Lansing, MI (Residence of Dr. L. Anna Ballard, 312 N. Capitol Avenue)
5Y J6YJ(First woman physician in Lansing) (1910) (Ingham County)
- Contributed by Paul Petosky
Dr. L. Anna Ballard, Who Died Recently, Active Pioneer Here
First Woman Physician in City Associated with Leading Doctors
Appreciation of the life of Dr. L. Anna Ballard, who died a few days ago
at the age of 86, is contained in a sketch sent to The State Journal by a
close friend. She was Lansing's first woman physician.
the biography, Doctor Ballard was born in Lansing in 1848, which was the
year in which the legislature first met here in the old so-called
"temporary" capitol, the capital having been moved from Detroit to Lansing
township by legislative action the year previous.
The Lansing woman
who was to make a name for herself as a doctor in the state during her
active years, attended the public school here and later went to the
Michigan Female college, conducted by the Rogers sisters, A. C. and Deliah,
on the site new occupied by the Michigan School for the Blind. As a matter
of fact, though the sketch did not mention it, the original building for
the early "college," forms the nucleus for the present institution.
Miss Ballard's parents, who had migrated north the year she was born, lived
in one of Lansing's early business sections, on the east bank of the Grand
river, where East Main street now intersects South Cedar street. This is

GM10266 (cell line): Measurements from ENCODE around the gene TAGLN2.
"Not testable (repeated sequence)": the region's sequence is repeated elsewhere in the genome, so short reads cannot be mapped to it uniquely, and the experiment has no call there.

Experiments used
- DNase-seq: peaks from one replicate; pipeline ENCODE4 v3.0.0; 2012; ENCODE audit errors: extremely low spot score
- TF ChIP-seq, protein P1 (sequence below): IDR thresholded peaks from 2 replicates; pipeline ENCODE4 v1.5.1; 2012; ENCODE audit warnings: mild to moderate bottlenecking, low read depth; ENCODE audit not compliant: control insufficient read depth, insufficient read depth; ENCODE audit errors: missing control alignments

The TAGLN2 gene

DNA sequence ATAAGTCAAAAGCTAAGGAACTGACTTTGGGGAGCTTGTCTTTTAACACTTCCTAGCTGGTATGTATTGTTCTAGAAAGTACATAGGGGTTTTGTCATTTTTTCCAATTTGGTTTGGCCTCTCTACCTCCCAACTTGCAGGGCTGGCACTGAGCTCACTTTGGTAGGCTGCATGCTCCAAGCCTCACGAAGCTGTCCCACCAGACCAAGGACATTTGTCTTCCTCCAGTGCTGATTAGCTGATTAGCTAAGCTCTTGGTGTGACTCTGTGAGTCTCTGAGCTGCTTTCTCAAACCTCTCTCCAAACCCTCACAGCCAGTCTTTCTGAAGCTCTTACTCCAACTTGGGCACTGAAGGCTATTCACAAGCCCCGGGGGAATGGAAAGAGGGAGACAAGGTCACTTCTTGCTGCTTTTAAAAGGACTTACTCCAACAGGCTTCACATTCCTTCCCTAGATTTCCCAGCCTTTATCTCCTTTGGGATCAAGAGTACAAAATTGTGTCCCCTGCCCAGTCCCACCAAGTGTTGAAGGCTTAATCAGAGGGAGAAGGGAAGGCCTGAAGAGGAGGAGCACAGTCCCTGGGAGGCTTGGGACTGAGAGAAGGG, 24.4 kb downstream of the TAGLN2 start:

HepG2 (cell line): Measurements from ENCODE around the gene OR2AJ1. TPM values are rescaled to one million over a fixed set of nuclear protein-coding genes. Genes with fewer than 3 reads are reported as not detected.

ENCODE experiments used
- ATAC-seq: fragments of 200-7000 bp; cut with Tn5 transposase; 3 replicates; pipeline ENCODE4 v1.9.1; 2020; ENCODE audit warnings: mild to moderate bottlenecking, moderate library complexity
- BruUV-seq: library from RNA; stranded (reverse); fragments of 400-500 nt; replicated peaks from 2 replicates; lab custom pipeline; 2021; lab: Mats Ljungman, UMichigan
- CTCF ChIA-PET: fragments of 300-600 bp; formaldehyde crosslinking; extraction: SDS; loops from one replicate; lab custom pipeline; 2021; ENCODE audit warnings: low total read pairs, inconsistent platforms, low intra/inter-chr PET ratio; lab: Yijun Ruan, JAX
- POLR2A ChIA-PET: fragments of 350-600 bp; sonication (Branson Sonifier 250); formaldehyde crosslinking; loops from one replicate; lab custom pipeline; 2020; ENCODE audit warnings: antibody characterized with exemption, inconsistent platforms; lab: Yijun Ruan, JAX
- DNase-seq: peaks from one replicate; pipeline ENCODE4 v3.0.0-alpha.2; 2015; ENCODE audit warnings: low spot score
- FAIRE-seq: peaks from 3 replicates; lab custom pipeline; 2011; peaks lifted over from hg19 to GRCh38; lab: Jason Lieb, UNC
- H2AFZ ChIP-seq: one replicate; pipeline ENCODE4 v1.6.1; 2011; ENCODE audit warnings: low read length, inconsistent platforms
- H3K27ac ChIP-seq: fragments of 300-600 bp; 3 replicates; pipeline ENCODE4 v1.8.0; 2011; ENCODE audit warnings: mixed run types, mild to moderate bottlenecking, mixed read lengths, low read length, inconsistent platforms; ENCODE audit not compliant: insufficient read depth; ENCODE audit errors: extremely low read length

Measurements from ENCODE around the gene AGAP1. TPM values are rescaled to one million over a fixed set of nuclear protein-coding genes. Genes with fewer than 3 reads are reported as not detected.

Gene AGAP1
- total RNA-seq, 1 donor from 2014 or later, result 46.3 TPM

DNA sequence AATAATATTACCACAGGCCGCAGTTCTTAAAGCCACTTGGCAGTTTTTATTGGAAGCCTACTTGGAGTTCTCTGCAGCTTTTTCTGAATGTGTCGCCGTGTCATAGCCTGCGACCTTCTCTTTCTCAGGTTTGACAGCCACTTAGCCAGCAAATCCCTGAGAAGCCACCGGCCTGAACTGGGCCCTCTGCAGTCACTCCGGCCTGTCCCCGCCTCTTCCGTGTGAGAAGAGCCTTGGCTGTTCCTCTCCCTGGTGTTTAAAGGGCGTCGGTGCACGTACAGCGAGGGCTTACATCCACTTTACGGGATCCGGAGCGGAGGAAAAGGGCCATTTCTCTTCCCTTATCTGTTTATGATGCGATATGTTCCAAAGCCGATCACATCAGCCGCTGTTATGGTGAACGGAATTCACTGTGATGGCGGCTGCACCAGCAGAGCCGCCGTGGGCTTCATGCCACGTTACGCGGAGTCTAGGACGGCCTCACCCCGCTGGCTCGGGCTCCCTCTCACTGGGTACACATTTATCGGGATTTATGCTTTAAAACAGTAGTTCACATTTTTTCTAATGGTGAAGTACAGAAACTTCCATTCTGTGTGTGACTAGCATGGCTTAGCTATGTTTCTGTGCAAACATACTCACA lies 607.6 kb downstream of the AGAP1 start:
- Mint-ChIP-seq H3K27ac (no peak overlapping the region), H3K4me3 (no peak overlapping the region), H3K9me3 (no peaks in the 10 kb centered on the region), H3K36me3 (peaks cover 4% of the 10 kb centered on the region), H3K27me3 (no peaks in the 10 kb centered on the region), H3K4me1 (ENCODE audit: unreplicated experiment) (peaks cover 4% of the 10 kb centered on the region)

part of "Upper Town"; the oterh business section, now informally termed
"North Lansing," was "Lower Town." Miss Ballard studied medicine at
the University of Michigan, continuing her work in a women's hospital in
Chicago. This was followed by a period in which she was in charge of the
drug store of a Doctor Topping, a brother-in-law, at DeWitt, with whom she
studied medicine further.
In 1869 and '70, she was a teacher in
Central high school, but 10 years later, having completed her medical
studies, commenced the practice of medicine in Lansing. Doctor Ballard was
a successful physician, winning the respect and friendship of her
contemporaries, especially Dr. Hulbert B. Shank (father of Dr. Rush J.
Shank, another well known local doctor of a later day), and Dr. J. W.
Active in civic matters as well as those touching on her
own profession, Doctor Ballard was identified with the work of her church,
the Y.W.C.A., the W.C.T.U., and Woman's club, and the Industrial Aid
society. She was influential in the organization of the first Lansing
Medical society. One of her addresses on a medical subject, before the
joint meeting of the judiciary committees of the legislative house and
senate, was considered so outstanding that a leading lawyer of the upper
house had the speech printed in pamphlet form and distributed to lawyers
Mary B. DeLamarter, associate of Doctor Ballard
as a teacher in Central high school in the early '70s, wrote a poem in
memory of the late doctor, which was red at the funeral services.
Source: Lansing State Journal (Lansing, Michgan) 29 Aug 1934
Dr. L. Anna Ballard Obituary can be found